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D-backs GM Towers shows interest in Kuroda

D-backs GM Towers shows interest in Kuroda

D-backs GM Towers shows interest in Kuroda
MILWAUKEE -- The D-backs made a run at Hiroki Kuroda when he came to the Major Leagues five years ago, and now that the Japanese right-hander is considering a farewell season, Arizona is after him again.

General manager Kevin Towers confirmed the club's serious interest in the 36-year-old, who hasn't ruled out a fifth season with the Dodgers, but hasn't committed to one either. Kuroda told the Dodgers he'd like to go out a winner, which should make the National League West champions pretty attractive. Kuroda, who went 13-16 with a 3.07 ERA in 32 starts this past season, is definitely attractive to them.

"I've always admired Kuroda," Towers said. "His first start was against the Padres when I was there. We didn't do a thing. I've heard nothing but great things about him as a person. With his style, a sinker, a strike-thrower. He plays in the NL West, he's been effective at Chase Field. And with a one-year deal, there's less risk. He's still got Japan, too, but I'm looking forward to having a discussion. Where it takes us, I don't know."

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Unlike the Dodgers, who have no veteran alternative if Kuroda leaves, the D-backs can sign Kuroda and non-tender Joe Saunders or tender Saunders if Kuroda signs elsewhere. Whether the D-backs want to pay Kuroda anywhere near the $12 million he earned last year with the Dodgers is a big question, but it's not clear the Dodgers can afford that salary either with the club for sale in bankruptcy.

Towers said the club's new Spring Training facility, Salt River Fields at Talking Stick, is another inducement for free agents living in Arizona who already found the D-backs an attractive destination.

2011 awards
MLB.com takes a glance at each position entering the Hot Stove season.

SP: Plenty of mid-tier arms
RP: Closers flood market
1B: Pujols, Prince elite
2B: Thin but reliable
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SS: Attention on Reyes
OF: Bargains available
DH: Ortiz the top target
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"It's a selling point," he said. "The Spring Training facility is huge for players who can live in their home year-round. They don't have to be packing up. It's nice to know where you're going to be."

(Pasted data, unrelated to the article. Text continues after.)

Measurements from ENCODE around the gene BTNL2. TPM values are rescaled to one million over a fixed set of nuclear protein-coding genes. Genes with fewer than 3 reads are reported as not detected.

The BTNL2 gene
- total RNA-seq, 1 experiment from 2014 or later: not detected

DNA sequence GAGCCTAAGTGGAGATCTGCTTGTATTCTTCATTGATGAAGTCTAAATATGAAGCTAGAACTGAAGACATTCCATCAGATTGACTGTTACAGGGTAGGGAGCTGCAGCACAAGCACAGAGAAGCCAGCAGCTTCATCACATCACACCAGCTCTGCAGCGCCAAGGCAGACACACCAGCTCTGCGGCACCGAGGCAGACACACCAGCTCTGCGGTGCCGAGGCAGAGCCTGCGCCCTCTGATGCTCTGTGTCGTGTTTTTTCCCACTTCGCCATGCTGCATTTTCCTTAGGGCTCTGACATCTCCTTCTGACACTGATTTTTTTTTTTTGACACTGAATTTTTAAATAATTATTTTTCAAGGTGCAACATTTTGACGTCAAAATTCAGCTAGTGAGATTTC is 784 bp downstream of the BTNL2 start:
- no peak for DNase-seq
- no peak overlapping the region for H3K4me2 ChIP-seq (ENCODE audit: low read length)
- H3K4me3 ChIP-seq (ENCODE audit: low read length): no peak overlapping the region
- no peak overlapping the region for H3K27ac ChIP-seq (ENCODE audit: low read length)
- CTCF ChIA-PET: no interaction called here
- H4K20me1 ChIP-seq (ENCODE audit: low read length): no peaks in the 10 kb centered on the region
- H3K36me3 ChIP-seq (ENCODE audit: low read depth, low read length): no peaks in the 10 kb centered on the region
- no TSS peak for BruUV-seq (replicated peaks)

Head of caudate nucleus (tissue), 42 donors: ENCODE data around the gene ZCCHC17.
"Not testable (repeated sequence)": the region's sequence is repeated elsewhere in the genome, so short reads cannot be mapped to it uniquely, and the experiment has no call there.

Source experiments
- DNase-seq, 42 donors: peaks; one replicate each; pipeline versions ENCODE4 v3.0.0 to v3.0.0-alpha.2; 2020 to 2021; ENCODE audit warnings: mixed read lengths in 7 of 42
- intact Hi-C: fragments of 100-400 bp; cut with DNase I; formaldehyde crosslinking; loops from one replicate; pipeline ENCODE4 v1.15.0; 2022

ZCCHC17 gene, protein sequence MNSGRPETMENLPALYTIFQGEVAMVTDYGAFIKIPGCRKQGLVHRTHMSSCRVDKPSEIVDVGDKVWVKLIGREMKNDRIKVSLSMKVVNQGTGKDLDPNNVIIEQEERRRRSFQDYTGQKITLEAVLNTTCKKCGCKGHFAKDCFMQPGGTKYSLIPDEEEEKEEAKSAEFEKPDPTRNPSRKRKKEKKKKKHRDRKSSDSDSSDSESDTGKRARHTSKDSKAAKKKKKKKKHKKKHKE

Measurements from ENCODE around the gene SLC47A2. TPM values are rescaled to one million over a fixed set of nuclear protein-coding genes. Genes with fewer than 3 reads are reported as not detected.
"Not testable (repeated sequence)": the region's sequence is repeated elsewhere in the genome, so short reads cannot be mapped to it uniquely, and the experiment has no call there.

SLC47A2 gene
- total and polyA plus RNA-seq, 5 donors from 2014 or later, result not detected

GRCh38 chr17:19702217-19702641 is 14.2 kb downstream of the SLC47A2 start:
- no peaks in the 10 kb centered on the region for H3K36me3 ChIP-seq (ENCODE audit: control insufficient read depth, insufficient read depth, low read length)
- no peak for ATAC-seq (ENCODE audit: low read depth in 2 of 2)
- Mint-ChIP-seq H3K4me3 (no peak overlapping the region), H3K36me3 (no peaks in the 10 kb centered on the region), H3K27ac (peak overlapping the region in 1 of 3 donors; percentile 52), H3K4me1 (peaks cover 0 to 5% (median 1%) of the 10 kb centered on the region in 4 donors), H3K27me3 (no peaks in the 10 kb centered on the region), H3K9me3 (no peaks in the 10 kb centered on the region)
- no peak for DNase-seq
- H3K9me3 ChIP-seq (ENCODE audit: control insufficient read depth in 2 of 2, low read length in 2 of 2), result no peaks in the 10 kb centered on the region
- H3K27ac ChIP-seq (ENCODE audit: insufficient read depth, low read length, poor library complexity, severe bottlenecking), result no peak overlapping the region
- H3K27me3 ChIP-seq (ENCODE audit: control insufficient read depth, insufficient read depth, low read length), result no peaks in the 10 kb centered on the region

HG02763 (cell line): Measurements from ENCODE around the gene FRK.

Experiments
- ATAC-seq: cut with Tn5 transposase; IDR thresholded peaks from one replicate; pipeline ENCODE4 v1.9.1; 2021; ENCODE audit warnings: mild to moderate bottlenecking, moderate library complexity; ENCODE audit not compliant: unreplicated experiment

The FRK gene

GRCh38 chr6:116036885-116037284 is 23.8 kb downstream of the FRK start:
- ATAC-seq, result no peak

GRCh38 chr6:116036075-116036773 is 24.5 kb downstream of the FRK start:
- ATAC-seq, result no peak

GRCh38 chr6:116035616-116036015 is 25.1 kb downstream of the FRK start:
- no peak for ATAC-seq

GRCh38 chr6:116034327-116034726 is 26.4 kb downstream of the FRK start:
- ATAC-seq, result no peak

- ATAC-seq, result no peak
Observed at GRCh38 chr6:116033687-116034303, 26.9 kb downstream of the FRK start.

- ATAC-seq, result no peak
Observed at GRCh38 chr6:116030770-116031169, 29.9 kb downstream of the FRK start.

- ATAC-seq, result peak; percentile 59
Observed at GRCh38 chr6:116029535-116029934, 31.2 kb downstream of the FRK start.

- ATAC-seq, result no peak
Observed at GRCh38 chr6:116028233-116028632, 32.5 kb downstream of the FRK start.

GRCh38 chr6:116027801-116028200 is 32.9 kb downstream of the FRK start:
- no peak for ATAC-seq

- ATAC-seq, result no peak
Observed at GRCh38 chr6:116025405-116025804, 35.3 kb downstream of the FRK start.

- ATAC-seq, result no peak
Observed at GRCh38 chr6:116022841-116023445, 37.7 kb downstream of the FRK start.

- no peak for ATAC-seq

While the starting rotation still is in limbo, Towers said he was pleased with the re-signing of second baseman Aaron Hill to a two-year, $11 million deal.

"Based on what we saw, Hill's defense is so important in our park with our staff," he said. "His makeup, his intangibles, his ability to turn the double play. And I think we'll see more power. His swing is from the foul line to the gaps and that's the easiest part to hit it out of Chase."

Towers suggested that playing on artificial turf in Toronto might have played a part in his defensive decline over the first half of 2011 before the trade to Arizona. He also theorized that Hill was trying too hard to keep up the pace of the 62 home runs he hit in 2009 and 2010. He finished 2011 with eight.

"You hit 36 homers, and once you do that once you expect to repeat it," he said. "[Jose] Bautista was able to back it up. Aaron didn't and probably struggled."

Towers said he wants the D-backs to be "a little more aggressive" signing Latin American players, but then was asked about Cuban outfielder Yoenis Cespedes.

"I don't know if we'll be that aggressive," he said. "He's pretty amazing. Incredible hulk."

Towers said he's more comfortable at this year's General Managers Meetings than last year's, his first with the D-backs. Those rumors of dealing Justin Upton, they're gone.

"I have zero interest in moving him now that I know him," he said. "Our club is going to look a lot like it did last year at the end of the year. A different arm or two. We'll wait for the young talent. People say we overachieved to win 94 games. I hope they say that again.

"I feel much better about our club this year. Last year, I was going a lot on our scouting reports. But I've gotten to know the staff, the players in the system. I like what we have. Sometimes a lot of change isn't good. I like our character and makeup, our speed, our power, our pitching depth. Our bullpen is much stronger. And it really comes down to health. A ton of credit goes to our training staff. They are the unsung heroes with the job they did."

Ken Gurnick is a reporter for MLB.com. This story was not subject to the approval of Major League Baseball or its clubs.

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